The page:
Open Access Open Badges Research

Gene expression patterns during adaptation of a helminth parasite to different environmental niches

Emmitt R Jolly1, Chen-Shan Chin1, Steve Miller1, Mahmoud M Bahgat2, KC Lim1, Joseph DeRisi1 and James H McKerrow1*

Author Affiliations

1 California Institute for Quantitative Biomedical Research (QB3) of the University of California, San Francisco, 4th Street, San Francisco, CA 94158 USA

2 Theraputic Chemistry Department, Infectious Diseases and Immunology Laboratory, the Road to Nobel Project, the National Research Center, Dokki, 12311 Cairo, Egypt

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Genome Biology 2007, 8:R65  doi:10.1186/gb-2007-8-4-r65

Published: 24 April 2007



Schistosome bloodflukes are complex trematodes responsible for 200 million cases of schistosomiasis worldwide. Their life cycle is characterized by a series of remarkable morphological and biochemical transitions between an invertebrate host, an aquatic environment, and a mammalian host. We report a global transcriptional analysis of how this parasite alters gene regulation to adapt to three distinct environments.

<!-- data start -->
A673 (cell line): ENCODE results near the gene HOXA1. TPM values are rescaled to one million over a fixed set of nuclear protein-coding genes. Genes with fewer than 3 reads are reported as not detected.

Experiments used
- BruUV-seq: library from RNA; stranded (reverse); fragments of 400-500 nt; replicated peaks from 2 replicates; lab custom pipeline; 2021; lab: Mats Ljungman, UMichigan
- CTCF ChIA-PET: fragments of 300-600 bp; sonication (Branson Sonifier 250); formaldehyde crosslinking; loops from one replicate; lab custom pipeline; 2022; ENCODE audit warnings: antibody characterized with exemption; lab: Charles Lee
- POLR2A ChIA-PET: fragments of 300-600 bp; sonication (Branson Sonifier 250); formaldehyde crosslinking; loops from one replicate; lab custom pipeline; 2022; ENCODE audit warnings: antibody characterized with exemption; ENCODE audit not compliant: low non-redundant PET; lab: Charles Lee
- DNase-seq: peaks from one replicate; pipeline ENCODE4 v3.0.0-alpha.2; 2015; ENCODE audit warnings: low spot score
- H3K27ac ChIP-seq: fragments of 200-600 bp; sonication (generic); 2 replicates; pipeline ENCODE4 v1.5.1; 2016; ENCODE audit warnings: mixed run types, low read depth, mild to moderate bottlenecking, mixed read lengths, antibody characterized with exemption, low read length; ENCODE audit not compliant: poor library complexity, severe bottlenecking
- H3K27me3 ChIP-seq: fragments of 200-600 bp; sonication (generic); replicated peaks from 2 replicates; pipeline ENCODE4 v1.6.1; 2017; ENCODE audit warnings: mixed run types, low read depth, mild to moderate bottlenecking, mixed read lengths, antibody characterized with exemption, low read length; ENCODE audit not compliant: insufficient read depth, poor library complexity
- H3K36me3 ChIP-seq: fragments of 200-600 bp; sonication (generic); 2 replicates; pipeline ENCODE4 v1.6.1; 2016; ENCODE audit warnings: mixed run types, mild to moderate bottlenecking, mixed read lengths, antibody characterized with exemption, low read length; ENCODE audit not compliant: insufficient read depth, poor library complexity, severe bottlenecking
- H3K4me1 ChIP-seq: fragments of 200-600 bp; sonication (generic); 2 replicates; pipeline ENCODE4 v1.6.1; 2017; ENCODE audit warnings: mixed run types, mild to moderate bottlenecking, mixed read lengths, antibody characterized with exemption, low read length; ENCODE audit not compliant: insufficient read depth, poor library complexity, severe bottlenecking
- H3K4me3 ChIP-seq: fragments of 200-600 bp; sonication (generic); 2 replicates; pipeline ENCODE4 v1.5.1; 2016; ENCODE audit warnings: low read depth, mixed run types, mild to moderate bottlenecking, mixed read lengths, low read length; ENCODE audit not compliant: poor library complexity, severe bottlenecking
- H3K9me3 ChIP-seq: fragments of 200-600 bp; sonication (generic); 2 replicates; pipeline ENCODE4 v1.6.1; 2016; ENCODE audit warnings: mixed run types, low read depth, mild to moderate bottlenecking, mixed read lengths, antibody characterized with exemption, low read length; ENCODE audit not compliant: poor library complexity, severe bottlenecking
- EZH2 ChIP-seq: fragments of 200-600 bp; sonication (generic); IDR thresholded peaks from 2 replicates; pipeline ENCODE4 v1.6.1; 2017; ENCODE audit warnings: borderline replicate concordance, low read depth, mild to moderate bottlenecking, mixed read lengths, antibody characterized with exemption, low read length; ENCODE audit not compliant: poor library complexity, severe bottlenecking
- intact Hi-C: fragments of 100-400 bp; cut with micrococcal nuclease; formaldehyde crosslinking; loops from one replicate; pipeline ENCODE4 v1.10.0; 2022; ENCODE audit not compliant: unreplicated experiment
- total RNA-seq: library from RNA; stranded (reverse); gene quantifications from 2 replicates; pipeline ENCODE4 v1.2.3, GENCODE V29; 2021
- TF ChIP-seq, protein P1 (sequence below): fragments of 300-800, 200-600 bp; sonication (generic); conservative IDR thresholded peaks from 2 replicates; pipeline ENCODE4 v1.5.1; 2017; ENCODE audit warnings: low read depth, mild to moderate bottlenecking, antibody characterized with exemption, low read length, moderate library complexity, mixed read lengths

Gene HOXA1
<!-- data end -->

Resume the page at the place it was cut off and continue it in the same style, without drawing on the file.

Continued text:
Utilizing a genomic microarray made of 12,000 45-50-mer oligonucleotides based on expressed sequence tags, three different developmental stages of the schistosome parasite were analyzed by pair-wise comparisons of transcript hybridization signals. This analysis resulted in the identification of 1,154 developmentally enriched transcripts.


This study expands the repertoire of schistosome genes analyzed for stage-specific expression to over 70% of the predicted genome. Among the new associations identified are the roles of robust protein synthesis and programmed cell death in development of cercariae in the sporocyst stages, the relative paucity of cercarial gene expression outside of energy production, and the remarkable diversity of adult gene expression programs that reflect adaptation to the host bloodstream and an average lifespan that may approach 10 years.